COLUMBIA — The trees lined up like fugitives. The charges were laid out: fungus, termites, dropping limbs and, of course, heaving the sidewalk.
Columbia city arborist Chad Herwald decoded the symbols of bad health in pictures of eight sweet gums with a PowerPoint presentation Thursday night at the Activity and Recreation Center. The trees had been marked for removal with orange X’s on April 12, sparking neighborhood outcry.
Herwald explained the process for selecting the X-marked sweet gums, based on an inventory of trees in the Old Southwest neighborhood completed by a contractor this month. The inventory, by the Davey Tree Expert Co., assessed the health and risk of about 2,400 trees between Stadium Boulevard, South Providence Road and West Broadway.
Herwald said he "won’t gamble" when it comes to safety of people and property if a tree poses a threat. The city is liable for damage caused by trees on its land, he said.
"If a tree limb falls, we get dragged in on the lawsuits, also," he said.
Another consideration regarding the Westwood trees is making sure the sidewalks are accessible under the Americans with Disabilities Act, Herwald said.
A city ordinance gives the director of public works the right to remove trees that are not properly maintained or trees that "interfere with utilities or street lights, or otherwise endanger the health, safety and welfare of the citizens of Columbia" if those trees are in the public street right-of-way, like the Westwood Avenue sweet gums.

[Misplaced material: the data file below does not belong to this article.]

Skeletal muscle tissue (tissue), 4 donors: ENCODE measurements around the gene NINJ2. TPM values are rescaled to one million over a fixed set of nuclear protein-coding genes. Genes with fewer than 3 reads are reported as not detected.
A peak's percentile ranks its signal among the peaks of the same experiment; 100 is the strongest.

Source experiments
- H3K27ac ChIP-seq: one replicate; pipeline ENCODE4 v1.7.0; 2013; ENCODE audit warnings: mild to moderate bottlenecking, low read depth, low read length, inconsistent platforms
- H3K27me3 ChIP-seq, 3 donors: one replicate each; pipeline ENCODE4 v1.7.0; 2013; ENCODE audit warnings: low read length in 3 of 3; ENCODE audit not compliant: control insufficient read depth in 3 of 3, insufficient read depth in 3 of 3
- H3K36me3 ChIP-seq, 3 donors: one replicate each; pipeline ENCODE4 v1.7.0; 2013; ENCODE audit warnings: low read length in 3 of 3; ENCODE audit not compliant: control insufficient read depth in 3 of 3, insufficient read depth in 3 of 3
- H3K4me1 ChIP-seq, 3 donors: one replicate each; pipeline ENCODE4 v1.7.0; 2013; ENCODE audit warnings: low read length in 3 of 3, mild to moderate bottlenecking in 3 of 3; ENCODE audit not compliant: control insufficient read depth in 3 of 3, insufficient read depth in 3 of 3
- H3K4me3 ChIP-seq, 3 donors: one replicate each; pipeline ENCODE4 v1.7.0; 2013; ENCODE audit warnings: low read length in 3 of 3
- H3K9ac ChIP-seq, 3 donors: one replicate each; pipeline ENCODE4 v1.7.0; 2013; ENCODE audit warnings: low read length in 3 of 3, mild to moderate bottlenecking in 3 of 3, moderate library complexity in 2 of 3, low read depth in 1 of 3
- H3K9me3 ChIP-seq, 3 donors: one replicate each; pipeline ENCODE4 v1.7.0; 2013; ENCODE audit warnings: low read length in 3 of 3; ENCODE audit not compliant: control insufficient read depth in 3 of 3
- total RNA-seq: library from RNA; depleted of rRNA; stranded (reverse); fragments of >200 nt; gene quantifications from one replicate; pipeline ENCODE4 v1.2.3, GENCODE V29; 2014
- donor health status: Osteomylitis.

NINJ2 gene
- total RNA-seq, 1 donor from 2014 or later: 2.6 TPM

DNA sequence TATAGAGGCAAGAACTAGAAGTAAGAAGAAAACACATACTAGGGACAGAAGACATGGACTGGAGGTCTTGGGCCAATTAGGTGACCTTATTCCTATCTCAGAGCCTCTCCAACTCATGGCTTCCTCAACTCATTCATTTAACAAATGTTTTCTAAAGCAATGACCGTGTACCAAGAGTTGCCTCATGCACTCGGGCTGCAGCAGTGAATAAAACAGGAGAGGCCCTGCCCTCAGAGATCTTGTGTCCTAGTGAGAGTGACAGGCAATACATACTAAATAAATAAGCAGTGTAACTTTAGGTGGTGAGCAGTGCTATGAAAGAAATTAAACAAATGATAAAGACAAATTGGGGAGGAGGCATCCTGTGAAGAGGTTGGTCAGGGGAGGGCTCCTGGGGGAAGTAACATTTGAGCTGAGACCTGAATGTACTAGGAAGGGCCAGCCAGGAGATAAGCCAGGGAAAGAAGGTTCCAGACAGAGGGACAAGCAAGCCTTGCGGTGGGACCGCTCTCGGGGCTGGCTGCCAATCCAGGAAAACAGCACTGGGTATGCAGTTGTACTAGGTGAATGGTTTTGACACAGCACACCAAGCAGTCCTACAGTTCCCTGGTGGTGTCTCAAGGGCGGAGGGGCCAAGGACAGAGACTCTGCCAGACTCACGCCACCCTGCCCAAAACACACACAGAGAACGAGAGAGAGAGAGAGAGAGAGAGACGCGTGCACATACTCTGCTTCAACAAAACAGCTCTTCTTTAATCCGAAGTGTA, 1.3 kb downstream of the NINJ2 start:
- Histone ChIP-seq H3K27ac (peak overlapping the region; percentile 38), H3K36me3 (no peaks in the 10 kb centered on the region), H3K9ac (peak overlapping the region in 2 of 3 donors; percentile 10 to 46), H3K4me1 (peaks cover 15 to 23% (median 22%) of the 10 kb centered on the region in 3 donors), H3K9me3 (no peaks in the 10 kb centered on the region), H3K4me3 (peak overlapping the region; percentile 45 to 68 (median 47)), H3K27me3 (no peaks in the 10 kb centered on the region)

The verdict in this case: Three of the eight trees marked with orange X's will be removed because of their extreme health issues and impact on the sidewalk. The future of the other five is still under discussion.
About 30 people, including neighborhood residents and city representatives, attended the meeting held by the Historic Old Southwest Neighborhood Association.
Neighbors proposed alternatives such as building the sidewalk around the trees that are healthy and safe enough to save, or using alternative building materials.
"If there’s some compromise between aesthetics and practicality, I’d like to see it," Westwood Avenue resident Doug Hunt said.
One issue with the tree removal was that most residents on the street did not hear about the plan until the last minute.
"None of us had any idea until the X’s appeared on the trees," said MU English professor and Westwood Avenue resident Frances Dickey, who was the first one to publicize the tree removal to her neighbors. On April 16, a tree removal was postponed after residents called the arborist and city officials to protest the plan.
Herwald, the arborist, said he had spoken with the homeowners who have houses next to most of the trees to be removed. Dickey said next time he should post a notice on the tree notifying the rest of the neighborhood before the removal.
"I’ve learned a lot, and I thank you all for that," Herwald said.
Public Works Director John Glascock said he will consult with the department’s engineers on ways to accommodate the remaining five trees, and said he will follow up with another meeting with the neighborhood residents.